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Laughter Is Powerful Medicine

From the desk of Susan Whipple, CEO/Administrator 

“You treat a disease, you win, you lose. You treat a person, I guarantee you, you’ll win, no matter what the outcome.”  – Patch Adams

For almost a year now, our healthcare frontline has been stretched to the limit. With extreme pride, every day I watch my staff at Cedar Crest face their fears head on, determined to provide the best care to our vulnerable residents and patients.  Always seeing the individual person in front of them and reaching out with compassion.  Eyes smiling above their uncomfortable N-95 masks, doing their best to be cheerful and bring comfort to those in their care.  

Laughter in the Face of Fear 

While I think we can all agree that there is nothing funny about COVID-19, I genuinely believe a sense of humor has been so important to our staff as they’ve battled this devastating virus. The other day as employees lined up to receive their first dose of the much-anticipated vaccine, I was struck by the light-heartedness in the room. Finally, we can experience a collective exhale with “light at the end of the tunnel” in our sights.  With this new vaccine we have a reason to be optimistic and to laugh with relief.    

Just What the Doctor Ordered 

In the 1998 movie “Patch Adams”, Robin Williams played an unconventional doctor notorious for donning a red nose and floppy shoes.  The movie “Patch Adams” is based on the true story of the Illinois physician, Dr. Hunter D.  who continues to this day to challenge the status quo medical establishment with the unorthodox treatment plan of bringing humor to healthcare.  By encouraging laughter among staff and patients, he has demonstrated that by capturing the patient’s attention, laughter can suppress suffering – even for a moment.  While we especially needed distraction during these difficult days, bringing smiles to others should always be a part of the care plan.  Good-hearted humor is a way to show compassion to others while making us feel better, too. In the middle of this pandemic, laughter continues to help us to connect with others and to feel more “normal” – both of which have been greatly missed in recent months. Laughter has been clinically proven to be powerful medicine:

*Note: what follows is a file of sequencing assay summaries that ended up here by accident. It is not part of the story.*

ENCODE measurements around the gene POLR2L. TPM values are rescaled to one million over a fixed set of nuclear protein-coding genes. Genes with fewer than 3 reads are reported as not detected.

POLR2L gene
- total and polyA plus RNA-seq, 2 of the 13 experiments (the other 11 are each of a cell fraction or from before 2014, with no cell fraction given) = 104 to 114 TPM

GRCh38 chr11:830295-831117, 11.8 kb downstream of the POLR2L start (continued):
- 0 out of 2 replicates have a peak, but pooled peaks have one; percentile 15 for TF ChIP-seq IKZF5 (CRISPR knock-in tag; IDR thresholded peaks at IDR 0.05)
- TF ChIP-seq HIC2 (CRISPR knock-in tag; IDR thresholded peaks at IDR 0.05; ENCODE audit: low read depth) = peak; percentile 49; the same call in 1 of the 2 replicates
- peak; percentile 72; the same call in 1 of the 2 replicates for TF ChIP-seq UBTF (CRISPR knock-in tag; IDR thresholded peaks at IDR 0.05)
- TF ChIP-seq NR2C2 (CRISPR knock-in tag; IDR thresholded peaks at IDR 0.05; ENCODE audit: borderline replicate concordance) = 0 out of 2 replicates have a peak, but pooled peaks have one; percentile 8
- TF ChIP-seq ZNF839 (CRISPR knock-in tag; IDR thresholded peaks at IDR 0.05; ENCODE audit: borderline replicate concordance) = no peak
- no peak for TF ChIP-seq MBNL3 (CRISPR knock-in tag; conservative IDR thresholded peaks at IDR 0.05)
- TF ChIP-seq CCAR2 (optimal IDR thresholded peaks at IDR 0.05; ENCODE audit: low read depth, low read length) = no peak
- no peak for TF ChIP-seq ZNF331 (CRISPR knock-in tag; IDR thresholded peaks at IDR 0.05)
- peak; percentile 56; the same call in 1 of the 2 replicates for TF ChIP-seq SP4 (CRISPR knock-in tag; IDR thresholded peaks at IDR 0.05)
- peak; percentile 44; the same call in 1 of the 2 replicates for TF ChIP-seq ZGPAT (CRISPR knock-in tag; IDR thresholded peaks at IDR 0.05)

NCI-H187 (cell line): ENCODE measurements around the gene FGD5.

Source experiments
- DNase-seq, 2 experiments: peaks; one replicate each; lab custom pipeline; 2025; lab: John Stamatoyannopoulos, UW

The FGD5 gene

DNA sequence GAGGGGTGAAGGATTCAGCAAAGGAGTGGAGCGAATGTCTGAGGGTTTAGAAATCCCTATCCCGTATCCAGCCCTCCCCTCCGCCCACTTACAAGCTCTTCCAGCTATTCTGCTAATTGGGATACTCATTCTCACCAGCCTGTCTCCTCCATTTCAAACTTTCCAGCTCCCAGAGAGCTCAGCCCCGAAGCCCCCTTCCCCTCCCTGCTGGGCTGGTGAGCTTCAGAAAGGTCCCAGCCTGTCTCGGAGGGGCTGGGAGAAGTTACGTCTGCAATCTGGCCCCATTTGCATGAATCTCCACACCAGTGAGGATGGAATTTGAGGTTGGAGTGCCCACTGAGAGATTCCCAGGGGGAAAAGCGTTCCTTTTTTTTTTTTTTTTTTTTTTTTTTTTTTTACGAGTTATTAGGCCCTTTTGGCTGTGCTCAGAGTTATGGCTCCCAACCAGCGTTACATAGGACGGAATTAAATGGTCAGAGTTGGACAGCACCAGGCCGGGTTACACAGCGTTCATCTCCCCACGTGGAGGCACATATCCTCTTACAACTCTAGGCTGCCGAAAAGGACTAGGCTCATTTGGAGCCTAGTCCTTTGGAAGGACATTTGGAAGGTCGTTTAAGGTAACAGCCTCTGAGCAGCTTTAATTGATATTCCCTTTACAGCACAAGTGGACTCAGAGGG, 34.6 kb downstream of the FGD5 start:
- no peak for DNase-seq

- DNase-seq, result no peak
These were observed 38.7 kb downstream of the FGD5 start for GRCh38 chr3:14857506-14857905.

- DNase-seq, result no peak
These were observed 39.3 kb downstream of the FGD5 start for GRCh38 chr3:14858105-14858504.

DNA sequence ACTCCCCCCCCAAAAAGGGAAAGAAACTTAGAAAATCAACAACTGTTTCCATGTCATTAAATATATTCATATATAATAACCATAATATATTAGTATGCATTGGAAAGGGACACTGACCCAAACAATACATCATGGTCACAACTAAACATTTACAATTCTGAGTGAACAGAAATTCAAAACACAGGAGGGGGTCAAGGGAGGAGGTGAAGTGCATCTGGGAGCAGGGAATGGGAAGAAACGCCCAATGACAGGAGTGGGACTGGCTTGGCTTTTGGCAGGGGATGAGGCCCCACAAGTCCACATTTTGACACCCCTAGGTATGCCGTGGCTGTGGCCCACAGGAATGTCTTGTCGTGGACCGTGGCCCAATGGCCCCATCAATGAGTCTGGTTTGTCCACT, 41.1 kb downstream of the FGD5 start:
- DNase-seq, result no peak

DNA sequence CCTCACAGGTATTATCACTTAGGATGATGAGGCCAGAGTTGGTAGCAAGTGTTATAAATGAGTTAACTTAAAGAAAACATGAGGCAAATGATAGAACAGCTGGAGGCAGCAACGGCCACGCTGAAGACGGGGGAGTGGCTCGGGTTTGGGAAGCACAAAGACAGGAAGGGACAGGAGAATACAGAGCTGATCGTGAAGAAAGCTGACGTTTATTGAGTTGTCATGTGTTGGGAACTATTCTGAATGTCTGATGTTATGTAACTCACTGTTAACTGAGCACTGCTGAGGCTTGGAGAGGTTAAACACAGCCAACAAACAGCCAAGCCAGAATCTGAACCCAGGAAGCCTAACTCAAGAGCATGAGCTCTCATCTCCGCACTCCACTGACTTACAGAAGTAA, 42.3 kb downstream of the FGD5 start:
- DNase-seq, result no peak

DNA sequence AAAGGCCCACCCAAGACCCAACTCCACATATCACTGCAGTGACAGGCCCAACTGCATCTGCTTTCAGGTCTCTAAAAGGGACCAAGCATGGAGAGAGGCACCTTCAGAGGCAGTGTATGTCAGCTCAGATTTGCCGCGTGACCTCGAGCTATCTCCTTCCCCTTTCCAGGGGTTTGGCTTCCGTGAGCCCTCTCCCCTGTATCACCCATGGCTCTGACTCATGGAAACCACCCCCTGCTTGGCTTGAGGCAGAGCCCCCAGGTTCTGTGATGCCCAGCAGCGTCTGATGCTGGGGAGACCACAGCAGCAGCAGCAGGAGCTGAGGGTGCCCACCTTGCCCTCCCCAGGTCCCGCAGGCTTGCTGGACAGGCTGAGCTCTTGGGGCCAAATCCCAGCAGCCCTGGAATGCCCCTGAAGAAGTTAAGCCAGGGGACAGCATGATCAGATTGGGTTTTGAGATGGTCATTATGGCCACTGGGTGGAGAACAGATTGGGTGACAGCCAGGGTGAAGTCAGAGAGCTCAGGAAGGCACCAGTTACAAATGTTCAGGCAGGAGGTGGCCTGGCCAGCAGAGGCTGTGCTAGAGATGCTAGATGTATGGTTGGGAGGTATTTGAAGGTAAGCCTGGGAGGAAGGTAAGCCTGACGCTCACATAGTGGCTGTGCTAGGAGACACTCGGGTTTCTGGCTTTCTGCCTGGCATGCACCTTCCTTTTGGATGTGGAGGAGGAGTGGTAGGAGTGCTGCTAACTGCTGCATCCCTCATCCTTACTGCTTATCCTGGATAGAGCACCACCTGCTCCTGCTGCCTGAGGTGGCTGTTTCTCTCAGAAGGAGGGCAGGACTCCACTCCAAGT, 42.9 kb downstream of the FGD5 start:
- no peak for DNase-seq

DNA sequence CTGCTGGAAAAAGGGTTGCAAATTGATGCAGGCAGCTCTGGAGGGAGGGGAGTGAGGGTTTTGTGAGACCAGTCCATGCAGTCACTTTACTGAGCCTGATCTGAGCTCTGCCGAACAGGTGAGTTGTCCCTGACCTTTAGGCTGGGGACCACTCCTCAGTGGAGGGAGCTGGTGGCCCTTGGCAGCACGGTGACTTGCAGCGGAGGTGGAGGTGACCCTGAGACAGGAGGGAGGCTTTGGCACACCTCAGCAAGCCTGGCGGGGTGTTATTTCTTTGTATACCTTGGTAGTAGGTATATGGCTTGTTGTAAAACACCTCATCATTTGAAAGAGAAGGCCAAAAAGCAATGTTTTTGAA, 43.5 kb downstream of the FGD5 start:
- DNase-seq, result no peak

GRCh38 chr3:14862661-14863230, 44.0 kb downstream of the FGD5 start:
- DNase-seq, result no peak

• Laughter releases endorphins, our feel-good hormones, while turning off stress-related hormones such as cortisol.    
  • It improves our immunity by increasing antibody-producing cells.   
  • It protects our heart by increasing blood flow and lowering blood pressure. 
  • It makes us happier, helps make work more satisfying and fosters closer relationships with others. 

The bottom line is that laughter makes us feel good. It eases stress, worry, and anxiety that weigh the body down and helps us have an optimistic outlook.  Unlike some other items these days, laughter is readily available. Here are some simple ways to bring on the good vibes:  

  • Watch a funny movie or TV show.  From Seinfeld to Schitt’s Creek, streaming channels have something for everyone.  
  • YouTube videos.  Is there anything funnier than Talking Twin Babies? Maybe the infamous honey badger!  
  • Cartoons and comic strips bring out the little kid in all of us.  Take some pointers from Homer Simpson, “Kids, just because I don’t care doesn’t mean I’m not listening”. 

According to Dr. Patch Adams, “Laughter boosts the immune system and helps the body fight off disease, cancer cells as well as viral, bacterial and other infections. Being happy is the best cure of all diseases!”  Personally, I think this is just what the doctor ordered.